Mortgage Renewals Now More Costly — For Those Least Able to Pay

One in four borrowers will renew their mortgage this year, estimates the Bank of Canada.

Some of them are about to find renewing a whole lot trickier and potentially more expensive — thanks to two important rule changes:

#1.  The Much-Publicized Stress Test

As most of you now know, on January 1 the government (OSFI) made it harder to get a mortgage. It mandated that federally regulated lenders make all borrowers prove they can afford mortgage rates that are at least two points higher.

This test applies to new and existing homeowners alike — even those who have never missed a payment and simply want to change lenders for a better rate. People remaining with their existing lender are not subject to it.

Based on what we’re hearing from banks, roughly 6% to 12% of renewers are trapped by the stress test, meaning they can’t switch lenders to get a better rate, even though doing so poses no additional risk to the system.

OSFI Mortgage Stress TestOSFI has taken heat for applying this rule to such mortgagors because being pushed into higher rates heightens borrower risk.

OSFI’s answer to us:

“…When a customer chooses a new financial institution for their mortgage, a new mortgage contract is signed; therefore the rules for underwriting a new mortgage apply. This represents a new relationship between the financial institution and the customer (who has no credit history at the new financial institution).”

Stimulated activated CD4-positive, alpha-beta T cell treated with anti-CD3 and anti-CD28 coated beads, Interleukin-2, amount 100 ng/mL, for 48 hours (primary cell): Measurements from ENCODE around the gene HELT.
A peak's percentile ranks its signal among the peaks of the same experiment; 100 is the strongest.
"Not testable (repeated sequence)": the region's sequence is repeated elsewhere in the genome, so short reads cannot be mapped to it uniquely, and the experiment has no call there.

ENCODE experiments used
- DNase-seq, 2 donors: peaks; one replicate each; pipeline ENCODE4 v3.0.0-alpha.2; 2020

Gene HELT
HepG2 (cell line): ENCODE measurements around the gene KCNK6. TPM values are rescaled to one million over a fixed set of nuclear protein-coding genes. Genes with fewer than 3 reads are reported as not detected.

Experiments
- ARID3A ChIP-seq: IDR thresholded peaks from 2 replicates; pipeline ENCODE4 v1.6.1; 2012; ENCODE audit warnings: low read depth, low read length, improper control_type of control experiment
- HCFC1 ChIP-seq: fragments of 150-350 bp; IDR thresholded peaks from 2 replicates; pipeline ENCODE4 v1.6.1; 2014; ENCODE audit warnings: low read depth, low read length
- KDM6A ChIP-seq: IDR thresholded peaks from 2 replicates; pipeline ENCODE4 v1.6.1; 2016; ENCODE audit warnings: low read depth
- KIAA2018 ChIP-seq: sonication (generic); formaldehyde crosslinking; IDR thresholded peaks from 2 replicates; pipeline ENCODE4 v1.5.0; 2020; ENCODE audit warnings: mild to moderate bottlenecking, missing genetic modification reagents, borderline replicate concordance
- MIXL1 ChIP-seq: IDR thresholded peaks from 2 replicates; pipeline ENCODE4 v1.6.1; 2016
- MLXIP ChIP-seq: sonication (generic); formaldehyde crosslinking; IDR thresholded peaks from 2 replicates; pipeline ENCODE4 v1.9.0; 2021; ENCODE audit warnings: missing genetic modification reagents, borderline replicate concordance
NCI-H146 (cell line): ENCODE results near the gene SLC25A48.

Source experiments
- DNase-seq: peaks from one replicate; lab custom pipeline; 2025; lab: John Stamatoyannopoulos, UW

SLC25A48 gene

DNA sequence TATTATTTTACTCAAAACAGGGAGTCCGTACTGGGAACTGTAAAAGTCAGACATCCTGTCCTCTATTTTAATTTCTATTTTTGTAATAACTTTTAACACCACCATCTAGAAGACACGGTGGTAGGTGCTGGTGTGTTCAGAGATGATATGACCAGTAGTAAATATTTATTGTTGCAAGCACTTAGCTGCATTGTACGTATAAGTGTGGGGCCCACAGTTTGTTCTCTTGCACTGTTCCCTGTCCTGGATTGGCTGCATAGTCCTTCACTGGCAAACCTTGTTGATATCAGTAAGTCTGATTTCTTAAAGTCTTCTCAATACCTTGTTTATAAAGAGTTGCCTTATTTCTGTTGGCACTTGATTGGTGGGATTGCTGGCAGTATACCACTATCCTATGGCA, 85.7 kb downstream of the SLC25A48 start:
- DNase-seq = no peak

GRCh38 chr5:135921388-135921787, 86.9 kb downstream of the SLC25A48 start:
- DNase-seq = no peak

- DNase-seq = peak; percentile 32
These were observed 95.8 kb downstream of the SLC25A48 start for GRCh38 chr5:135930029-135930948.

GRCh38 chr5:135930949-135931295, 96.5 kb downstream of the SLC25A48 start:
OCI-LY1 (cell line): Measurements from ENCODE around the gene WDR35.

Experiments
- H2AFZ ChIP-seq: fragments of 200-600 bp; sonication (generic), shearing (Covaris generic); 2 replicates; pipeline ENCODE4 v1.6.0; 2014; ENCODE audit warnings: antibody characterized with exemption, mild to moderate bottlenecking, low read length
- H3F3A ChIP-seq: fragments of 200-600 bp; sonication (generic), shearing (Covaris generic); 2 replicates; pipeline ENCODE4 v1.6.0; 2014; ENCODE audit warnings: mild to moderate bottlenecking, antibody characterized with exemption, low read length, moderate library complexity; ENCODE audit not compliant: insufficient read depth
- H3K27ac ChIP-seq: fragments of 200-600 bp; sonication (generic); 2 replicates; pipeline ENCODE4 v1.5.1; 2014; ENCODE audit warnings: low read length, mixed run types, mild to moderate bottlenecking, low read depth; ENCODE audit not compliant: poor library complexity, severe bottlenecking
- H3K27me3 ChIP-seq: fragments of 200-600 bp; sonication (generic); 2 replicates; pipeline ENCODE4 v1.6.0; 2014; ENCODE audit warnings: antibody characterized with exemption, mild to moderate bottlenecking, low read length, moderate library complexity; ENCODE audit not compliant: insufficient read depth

With all due respect, that is weak justification. Every borrower’s credit history is well known to the lenders they apply to, simply because all prime lenders pull credit reports on their borrowers.

OSFI could easily choose to protect such borrowers (and their lenders) by exempting renewers with good credit from the stress test. Heck, the Department of Finance (to whom OSFI technically answers to) has a similar grandfather clause already. CMHC has confirmed it, saying: “the mortgage rate stress test requirement does not apply to loans insured prior to October 17, 2016” that switch to approved lenders and don’t entail an increase in loan amount or amortization. So there is definitely precedent for not imposing the stress test on existing borrowers.

According to Mortgage Professionals Canada’s Annual State of the Residential Mortgage Market survey, between 50,000 and 100,000 homeowners with mortgages renewing “may find themselves vulnerable” during the renewal process and be unable to negotiate with other federally regulated lenders.

“In some cases, these renewing borrowers may be forced to accept uncompetitive rates from their current lenders,” the report’s author, Will Dunning, wrote.

For those who can’t pass the government’s stress test, many now have little choice but to stick with their existing lender and pay above-market rates. While anecdotal thus far, we’ve personally seen half a dozen cases where clients who have paid as agreed, but have higher debt ratios, are being quoted above normal rates by their bank.